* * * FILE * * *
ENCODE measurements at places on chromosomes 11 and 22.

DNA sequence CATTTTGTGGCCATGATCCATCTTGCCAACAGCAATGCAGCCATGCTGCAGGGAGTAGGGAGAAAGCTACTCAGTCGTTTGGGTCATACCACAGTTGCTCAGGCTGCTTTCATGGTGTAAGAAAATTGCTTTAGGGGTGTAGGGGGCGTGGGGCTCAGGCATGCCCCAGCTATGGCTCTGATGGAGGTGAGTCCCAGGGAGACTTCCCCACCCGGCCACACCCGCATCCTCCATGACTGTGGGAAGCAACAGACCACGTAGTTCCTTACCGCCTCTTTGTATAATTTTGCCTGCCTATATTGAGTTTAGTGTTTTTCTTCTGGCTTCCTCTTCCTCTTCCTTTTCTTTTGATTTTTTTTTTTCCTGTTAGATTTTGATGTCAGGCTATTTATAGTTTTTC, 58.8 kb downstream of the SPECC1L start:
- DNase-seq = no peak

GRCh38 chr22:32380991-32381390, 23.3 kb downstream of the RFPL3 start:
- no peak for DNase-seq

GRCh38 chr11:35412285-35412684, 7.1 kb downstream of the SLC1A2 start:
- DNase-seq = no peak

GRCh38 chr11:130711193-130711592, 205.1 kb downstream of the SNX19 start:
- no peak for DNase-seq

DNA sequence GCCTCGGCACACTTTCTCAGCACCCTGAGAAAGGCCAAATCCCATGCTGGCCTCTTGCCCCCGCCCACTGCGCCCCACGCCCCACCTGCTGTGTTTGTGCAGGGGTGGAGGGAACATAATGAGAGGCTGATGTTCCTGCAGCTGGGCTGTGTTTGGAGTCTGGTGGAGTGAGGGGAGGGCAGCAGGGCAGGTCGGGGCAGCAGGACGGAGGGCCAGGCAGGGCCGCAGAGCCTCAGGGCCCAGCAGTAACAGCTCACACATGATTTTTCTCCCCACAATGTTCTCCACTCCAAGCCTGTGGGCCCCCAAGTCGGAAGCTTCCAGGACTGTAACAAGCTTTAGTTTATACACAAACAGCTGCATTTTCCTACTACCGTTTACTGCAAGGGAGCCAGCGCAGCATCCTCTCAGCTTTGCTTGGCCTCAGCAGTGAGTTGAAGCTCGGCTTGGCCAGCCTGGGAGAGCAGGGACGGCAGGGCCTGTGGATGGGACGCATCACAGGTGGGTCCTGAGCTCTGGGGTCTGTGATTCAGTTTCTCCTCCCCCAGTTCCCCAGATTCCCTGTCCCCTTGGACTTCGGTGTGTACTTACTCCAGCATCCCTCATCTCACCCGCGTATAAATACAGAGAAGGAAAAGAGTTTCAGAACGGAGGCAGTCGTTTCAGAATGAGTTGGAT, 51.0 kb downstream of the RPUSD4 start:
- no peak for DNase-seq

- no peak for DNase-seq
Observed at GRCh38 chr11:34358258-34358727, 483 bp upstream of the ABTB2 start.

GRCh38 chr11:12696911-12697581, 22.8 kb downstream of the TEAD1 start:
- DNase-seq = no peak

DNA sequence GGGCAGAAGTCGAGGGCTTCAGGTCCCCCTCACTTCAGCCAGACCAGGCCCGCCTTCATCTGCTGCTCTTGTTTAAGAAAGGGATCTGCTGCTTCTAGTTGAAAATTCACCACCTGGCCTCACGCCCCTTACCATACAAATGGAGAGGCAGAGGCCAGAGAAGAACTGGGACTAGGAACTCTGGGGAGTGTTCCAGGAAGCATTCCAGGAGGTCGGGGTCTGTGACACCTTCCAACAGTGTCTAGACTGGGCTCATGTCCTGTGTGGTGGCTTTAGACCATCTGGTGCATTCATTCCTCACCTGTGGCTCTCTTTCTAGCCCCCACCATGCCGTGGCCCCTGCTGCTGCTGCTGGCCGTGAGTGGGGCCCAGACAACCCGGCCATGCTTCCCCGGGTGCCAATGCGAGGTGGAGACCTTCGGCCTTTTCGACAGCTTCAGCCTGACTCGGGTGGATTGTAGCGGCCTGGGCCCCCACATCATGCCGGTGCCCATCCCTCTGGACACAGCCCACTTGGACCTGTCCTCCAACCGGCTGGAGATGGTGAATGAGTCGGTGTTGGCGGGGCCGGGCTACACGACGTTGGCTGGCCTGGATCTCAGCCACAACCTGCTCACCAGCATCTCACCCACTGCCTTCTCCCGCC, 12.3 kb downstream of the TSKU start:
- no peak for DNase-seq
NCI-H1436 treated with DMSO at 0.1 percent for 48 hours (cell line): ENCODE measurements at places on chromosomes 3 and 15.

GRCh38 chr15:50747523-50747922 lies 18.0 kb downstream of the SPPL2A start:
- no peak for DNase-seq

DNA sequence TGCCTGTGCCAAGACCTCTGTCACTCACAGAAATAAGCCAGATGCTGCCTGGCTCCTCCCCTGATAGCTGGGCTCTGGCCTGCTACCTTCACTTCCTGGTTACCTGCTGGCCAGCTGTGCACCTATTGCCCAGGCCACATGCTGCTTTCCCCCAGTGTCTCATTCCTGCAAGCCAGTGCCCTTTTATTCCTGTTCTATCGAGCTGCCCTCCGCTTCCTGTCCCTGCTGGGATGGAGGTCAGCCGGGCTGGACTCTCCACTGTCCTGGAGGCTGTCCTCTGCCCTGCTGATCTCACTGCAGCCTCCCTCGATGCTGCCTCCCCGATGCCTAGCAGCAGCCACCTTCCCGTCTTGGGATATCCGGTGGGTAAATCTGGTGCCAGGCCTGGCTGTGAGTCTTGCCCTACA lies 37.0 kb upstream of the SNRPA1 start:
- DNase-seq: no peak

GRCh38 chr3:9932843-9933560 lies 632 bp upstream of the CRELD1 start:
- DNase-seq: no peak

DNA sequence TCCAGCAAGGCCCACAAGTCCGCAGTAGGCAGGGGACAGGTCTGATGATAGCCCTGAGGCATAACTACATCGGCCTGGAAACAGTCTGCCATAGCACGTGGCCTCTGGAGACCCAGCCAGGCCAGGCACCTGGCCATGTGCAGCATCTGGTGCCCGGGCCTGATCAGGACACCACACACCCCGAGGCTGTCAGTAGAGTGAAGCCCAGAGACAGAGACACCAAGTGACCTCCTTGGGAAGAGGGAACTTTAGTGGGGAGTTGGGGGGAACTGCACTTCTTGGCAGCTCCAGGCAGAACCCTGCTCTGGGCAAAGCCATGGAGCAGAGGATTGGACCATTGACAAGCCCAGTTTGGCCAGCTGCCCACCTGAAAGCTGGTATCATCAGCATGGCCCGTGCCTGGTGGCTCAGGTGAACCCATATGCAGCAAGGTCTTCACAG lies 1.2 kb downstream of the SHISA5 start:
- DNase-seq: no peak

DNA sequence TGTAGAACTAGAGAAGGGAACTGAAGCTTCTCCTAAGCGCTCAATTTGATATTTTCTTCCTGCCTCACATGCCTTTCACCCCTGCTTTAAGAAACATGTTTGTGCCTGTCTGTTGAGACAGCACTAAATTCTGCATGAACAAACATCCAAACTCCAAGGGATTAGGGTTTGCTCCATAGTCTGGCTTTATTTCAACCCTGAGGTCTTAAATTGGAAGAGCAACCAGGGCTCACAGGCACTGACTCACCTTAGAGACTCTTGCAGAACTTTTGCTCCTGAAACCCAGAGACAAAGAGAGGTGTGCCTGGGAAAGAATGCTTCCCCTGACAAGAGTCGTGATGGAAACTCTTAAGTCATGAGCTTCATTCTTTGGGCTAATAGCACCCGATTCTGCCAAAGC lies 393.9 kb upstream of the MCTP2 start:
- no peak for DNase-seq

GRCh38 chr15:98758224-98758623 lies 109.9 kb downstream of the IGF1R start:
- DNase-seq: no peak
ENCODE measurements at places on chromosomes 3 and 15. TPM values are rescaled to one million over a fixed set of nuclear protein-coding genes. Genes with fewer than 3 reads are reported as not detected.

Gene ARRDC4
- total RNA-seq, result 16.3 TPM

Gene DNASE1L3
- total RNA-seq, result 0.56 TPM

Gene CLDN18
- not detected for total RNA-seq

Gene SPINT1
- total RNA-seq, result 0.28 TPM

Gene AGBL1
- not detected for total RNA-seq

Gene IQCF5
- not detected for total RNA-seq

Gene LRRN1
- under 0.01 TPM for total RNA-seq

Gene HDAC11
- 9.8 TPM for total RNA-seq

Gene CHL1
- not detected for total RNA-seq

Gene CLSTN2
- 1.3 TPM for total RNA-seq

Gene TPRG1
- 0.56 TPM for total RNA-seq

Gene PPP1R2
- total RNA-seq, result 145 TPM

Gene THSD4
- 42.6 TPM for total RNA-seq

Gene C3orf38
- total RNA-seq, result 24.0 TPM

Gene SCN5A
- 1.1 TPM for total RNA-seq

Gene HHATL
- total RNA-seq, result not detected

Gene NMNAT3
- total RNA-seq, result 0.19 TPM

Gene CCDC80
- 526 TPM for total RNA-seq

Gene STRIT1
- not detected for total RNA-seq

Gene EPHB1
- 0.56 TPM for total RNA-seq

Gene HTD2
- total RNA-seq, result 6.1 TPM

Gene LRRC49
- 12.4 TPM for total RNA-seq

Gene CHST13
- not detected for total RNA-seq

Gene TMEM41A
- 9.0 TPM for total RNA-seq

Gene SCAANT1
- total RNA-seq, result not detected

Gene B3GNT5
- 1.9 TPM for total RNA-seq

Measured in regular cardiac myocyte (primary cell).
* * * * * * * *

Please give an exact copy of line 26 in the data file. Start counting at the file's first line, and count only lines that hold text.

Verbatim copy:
- DNase-seq: no peak